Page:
Posted 21 March 2016
BIG PARTY IN  WHITE VALLEY
As when reading a book or watching a film, STEVE WEINMAN likes to avoid spoilers and arrive open-minded at an unfamiliar destination ready for what he hopes will be pleasant surprises. So how would the tourist heart of French Polynesia measure up?
Posted 21 March 2016
As when reading a book or watching a film, STEVE WEINMAN likes to avoid spoilers and arrive open-minded at an unfamiliar destination ready for what he hopes will be pleasant surprises. So how would the tourist heart of French Polynesia measure up?
BIG PARTY IN  WHITE VALLEY
WE'RE ON OUR WAY OUT for an afternoon dive, but first we make a detour to a fish-processing plant. An old hull at the quay groans under the weight of discarded fish-heads, mostly from big tuna, though the stench is less overpowering than I expect.
One of the crew of our TopDive boat leaps onto the heap and selects more than a dozen heads, tossing them into a perforated cylindrical container. 
He is about to jump back when he notices an unusually large, dark head with starry white spots, grabs it and rams that in too. I can’t identify the species, and on asking I’m told it’s from a “deepwater salmon”.
We motor out to the White Valley dive-site, where the lidded bucket is set down on a flat area of seabed in about 18m. As its contents start wafting fragrant signals through the water, we back-roll in. 
We’ve been told to settle close to some coral outcrops, and to be aware that hidden eels can venture out of the coral and take divers by surprise. But any thoughts of marauding morays are rapidly driven from my mind.
The action is already well underway as we take our places for an hour-long live show. It’s a gob-smacking scene that’s about to smack even harder. The fish-head container is now at the vortex of a swirling mass of sizeable fish that all seem to know their place in a hierarchy.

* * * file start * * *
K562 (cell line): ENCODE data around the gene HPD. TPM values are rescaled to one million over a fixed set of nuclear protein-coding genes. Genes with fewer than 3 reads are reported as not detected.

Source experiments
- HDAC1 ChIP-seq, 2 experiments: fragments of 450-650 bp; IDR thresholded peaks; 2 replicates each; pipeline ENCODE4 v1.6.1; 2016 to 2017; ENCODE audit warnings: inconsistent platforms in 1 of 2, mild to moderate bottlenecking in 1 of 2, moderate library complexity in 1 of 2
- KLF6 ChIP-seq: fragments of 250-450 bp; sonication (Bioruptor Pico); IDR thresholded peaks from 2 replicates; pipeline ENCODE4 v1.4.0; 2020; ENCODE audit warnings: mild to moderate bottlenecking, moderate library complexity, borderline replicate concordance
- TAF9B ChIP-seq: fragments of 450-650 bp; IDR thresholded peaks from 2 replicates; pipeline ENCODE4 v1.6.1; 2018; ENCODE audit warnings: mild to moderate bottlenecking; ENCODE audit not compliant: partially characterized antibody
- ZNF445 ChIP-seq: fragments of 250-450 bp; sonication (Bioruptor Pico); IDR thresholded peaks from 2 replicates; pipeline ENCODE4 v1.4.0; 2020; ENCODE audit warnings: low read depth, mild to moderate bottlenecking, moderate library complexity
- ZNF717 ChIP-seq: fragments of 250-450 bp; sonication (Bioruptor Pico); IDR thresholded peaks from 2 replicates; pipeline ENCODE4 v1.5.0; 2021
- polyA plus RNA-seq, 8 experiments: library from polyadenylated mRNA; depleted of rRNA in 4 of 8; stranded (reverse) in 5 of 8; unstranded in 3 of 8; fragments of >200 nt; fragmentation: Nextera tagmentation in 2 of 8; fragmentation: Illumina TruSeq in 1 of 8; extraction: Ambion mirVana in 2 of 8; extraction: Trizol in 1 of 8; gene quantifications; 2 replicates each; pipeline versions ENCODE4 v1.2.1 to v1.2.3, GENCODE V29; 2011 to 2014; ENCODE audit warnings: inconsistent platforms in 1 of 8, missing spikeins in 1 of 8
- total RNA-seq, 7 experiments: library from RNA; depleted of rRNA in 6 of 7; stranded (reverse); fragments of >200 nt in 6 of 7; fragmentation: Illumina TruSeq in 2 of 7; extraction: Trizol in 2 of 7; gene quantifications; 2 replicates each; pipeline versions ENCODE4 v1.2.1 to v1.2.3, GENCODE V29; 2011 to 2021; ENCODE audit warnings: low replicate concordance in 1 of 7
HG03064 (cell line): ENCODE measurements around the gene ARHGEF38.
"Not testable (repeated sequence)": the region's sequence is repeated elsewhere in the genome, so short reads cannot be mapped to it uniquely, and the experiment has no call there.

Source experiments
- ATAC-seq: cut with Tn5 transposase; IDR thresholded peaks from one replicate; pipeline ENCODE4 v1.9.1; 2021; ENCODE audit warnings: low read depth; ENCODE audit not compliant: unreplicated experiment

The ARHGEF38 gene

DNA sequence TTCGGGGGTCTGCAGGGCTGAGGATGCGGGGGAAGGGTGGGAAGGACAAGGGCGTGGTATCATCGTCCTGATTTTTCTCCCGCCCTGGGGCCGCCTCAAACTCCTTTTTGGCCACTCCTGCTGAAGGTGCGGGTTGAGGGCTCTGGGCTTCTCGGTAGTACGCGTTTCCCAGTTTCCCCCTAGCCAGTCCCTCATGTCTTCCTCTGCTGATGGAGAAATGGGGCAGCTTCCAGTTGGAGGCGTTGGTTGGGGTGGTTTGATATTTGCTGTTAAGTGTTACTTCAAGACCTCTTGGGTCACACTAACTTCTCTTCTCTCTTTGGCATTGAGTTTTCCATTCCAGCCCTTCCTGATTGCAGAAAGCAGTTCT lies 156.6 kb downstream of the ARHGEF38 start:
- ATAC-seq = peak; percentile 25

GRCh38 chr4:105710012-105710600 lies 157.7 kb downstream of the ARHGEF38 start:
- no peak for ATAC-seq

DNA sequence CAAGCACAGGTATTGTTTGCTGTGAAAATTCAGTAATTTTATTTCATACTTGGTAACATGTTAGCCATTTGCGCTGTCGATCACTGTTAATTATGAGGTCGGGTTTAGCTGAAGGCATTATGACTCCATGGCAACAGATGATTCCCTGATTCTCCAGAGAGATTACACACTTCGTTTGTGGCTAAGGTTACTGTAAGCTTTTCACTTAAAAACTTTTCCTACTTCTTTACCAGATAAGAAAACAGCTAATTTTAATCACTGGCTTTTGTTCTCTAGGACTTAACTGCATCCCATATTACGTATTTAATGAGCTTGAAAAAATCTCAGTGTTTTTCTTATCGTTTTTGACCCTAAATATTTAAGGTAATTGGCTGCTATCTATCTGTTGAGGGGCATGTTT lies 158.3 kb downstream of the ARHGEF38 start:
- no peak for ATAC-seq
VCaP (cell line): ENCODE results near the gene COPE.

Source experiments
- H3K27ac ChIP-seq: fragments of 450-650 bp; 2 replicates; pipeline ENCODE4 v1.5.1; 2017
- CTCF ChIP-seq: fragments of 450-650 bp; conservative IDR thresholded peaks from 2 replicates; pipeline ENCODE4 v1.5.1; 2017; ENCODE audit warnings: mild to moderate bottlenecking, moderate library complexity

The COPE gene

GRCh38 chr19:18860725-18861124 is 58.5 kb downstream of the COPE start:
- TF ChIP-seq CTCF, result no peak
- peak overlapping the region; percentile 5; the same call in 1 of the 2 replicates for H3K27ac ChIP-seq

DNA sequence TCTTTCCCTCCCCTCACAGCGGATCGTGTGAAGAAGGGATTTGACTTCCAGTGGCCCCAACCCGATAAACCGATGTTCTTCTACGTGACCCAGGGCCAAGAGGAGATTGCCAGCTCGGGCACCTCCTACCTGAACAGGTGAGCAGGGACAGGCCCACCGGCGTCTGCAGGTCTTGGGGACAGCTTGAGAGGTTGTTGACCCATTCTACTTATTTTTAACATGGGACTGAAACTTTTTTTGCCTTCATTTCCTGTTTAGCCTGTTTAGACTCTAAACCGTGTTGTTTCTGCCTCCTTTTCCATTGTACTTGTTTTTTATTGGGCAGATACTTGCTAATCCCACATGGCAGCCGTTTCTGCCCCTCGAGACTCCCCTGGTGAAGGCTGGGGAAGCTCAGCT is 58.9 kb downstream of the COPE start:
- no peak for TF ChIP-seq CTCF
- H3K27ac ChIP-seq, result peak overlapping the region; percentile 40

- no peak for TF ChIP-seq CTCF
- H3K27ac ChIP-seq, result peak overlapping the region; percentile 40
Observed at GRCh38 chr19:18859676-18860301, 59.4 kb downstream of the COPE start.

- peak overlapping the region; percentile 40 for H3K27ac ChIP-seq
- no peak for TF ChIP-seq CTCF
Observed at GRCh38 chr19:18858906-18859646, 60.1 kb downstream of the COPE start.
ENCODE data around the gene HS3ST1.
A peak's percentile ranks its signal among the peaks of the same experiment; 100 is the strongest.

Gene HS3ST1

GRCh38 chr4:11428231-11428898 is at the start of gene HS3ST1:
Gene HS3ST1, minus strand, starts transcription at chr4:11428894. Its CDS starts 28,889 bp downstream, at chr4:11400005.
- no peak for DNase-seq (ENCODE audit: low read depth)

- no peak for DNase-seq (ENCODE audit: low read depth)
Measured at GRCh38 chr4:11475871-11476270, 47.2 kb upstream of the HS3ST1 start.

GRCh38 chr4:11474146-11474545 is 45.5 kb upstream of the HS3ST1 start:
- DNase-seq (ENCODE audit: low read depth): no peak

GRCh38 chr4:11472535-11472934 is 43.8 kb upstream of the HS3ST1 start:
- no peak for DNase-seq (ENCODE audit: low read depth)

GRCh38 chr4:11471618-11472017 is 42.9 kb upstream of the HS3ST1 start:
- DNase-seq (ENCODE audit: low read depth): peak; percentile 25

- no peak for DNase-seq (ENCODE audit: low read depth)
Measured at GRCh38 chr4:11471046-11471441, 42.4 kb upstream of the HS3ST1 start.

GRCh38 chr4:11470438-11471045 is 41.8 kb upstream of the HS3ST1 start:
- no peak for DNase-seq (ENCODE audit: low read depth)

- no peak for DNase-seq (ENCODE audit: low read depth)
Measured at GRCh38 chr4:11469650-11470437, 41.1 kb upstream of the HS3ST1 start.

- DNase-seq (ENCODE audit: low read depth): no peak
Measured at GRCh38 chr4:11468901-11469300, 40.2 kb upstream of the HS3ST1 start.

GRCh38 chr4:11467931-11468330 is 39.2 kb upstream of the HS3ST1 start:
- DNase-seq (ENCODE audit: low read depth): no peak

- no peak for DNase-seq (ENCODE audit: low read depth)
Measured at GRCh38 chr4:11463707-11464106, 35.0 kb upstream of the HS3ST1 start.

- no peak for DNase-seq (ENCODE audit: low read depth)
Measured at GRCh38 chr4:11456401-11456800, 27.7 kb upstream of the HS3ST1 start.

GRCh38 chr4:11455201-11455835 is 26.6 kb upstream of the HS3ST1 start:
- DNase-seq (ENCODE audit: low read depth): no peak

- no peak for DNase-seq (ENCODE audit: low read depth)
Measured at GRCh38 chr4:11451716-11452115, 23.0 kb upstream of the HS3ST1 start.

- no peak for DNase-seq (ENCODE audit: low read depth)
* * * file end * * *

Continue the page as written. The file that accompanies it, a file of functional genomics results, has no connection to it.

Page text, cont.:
The restless mass rises and falls, bunches and extends, its base formed by blue-striped snapper with a dense layer of chunky humpback red snapper above them.
These snapper I reckon to be among the most photogenic of fish, with their grey-to-ruddy flanks, fiery-coloured pectoral fins and “faces” that at times can appear cartoon-human. They’re wonderful to watch.
There are other fish in the swirl too – thousands of bluestreak fusiliers, big lone emperors and blubberlips snapper. Preferring a lofty overview, jack patrol at a higher level.
As in those bar-brawls in old Westerns, where a character actor crawls out from the melee, straightens his Stetson, picks up a chair and dives back into the fray, 
so from time to time a baffled-looking porcupinefish, a titan triggerfish, an unattached remora or even, comically, a tiny butterflyfish emerges, reflects briefly on what the hell it’s doing there, and then decides to stay in the moment and plunge back into the bouillabaisse.

AND THEN THERE ARE THE SHARKS. Blacktips, dozens of them, chase around like over-excited dogs. As faithful as canines, they are our constant companions in French Polynesia. 
Several sizes up are the grey reef sharks, also present in numbers, less frenetic but still keen not to miss out on this social occasion.
Humans who can’t resist the aroma and warmth of high-street coffee-shops are induced to pay way over the odds for a hot beverage. Similarly, these Pacific islanders can’t resist the odour of rotting tuna and the electrical activity generated by mass movement of marine life.
I’m transfixed by the central spectacle, but also trying to take in what’s happening on the periphery in the 20m-or-so visibility. Sharks come and go at a bewildering rate, including one or two large lemons, but they play it cool and don’t hang around for long.
But lemon sharks are not the apex predator here, because the tiger sharks are out in force this fine afternoon, and once you lock onto them, everything else becomes background.
It turns out that there are four specimens around, which is highly unusual. And even on the scale of these stripy big boys, one of the four is such a giant that for a moment I have that rare experience of hardly believing my eyes.
It happens when a vast


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